Since mid-March, the least resourced students and their families have been most impacted by COVID-19. The Council for Opportunity in Education (COE) Indicators report of 2019 pointed to many alarming statistics when it was published in early spring 2020, including the fact that students who are both low income and First Gen have a 21% college completion rate in six years. The lowest income quartile cites degree attainment at 13% while 62% of the highest/wealthiest quartile attain bachelors degrees. Add to that the 2020 upheaval of employment fallout, the need to leave campus, tech and broadband insecurity, the move to remote learning in the spring semester, the uncertain fall semester landscape, and the revelation of generational racial injustices, and we face the prediction by a McKinsey report issued in June that this already fragile number of diverse graduates is likely to put an entire generation of learners/workers at risk. These promising students constitute our nation’s diverse talent pool, and the circumstances they face with college, learning, the digital divide, mental health, family and financial issues—ranging from challenging to catastrophic—endanger their ability to learn and to access the career pipeline for which they are so sorely needed. Supporting the persistence, tenacity, faith, and endurance that these already at-risk students need at a time like this must be a top priority of policy makers, college leaders, and community and foundation funders. Nothing short of our nation’s educational, emotional and economic viability is at stake.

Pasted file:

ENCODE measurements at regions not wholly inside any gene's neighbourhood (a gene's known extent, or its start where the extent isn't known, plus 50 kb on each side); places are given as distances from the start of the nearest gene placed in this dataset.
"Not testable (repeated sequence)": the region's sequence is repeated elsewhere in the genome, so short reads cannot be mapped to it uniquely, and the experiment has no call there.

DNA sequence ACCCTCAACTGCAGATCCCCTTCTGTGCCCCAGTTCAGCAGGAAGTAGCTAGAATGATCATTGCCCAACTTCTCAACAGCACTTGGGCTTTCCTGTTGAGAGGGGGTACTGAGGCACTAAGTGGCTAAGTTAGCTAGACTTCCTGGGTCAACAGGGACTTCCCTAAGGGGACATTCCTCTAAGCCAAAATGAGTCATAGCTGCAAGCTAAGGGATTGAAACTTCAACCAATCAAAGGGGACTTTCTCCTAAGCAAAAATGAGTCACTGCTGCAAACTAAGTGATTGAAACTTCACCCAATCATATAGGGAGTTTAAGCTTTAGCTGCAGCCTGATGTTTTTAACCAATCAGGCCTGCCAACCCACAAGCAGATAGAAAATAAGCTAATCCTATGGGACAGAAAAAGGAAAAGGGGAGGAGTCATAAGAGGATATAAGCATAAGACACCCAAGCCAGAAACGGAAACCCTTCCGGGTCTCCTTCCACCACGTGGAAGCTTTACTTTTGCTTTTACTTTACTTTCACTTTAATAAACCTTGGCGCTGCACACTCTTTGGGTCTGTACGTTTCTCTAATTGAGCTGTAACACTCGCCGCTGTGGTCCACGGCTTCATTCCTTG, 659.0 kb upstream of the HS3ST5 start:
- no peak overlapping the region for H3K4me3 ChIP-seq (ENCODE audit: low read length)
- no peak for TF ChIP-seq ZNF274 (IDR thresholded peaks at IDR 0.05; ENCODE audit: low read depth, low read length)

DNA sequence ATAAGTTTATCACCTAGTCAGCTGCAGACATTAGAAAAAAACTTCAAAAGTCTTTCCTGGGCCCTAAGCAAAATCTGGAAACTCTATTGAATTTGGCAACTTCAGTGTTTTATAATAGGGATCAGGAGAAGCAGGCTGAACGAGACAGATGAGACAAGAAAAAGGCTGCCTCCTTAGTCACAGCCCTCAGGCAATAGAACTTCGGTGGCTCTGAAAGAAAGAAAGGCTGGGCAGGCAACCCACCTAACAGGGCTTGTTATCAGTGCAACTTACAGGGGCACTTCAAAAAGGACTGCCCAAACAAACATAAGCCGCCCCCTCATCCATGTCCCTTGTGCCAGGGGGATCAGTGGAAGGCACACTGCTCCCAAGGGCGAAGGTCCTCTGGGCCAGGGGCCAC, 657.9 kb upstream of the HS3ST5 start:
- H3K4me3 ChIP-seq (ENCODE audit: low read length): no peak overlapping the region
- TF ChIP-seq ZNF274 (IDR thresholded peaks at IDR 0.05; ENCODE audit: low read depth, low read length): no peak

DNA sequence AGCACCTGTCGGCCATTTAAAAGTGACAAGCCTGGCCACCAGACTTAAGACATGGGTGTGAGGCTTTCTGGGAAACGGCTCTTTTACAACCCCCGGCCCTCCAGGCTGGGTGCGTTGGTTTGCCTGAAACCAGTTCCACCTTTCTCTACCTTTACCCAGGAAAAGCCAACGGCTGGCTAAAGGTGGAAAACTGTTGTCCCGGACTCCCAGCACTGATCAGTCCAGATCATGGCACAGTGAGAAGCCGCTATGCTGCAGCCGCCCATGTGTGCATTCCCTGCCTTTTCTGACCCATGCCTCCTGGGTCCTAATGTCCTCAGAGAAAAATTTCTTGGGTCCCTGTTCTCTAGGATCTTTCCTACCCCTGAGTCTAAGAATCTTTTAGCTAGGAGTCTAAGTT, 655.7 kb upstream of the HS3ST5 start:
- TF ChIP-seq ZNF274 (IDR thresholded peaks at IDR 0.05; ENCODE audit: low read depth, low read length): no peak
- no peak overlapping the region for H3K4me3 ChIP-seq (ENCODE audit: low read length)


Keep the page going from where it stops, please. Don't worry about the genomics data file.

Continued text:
In the following pages, we document a national snapshot of diverse college students, including many who are first-generation. We show that while these students have the greatest need to be heard and served, their voices are often neither included nor understood, a finding that for this group held fairly consistently across the country and across various types of institutions. We call on leaders at the highest level at all types of institutions across the nation (PWI, Land Grant, Private, State, R1, HBCU’s, HSI’s, MSI’s, community colleges, on-line) to document these patterns by students across institutions, so that the educational leaders have the data necessary to respond to the most at-risk students during and after this crisis in ways that substantively address and promote equity.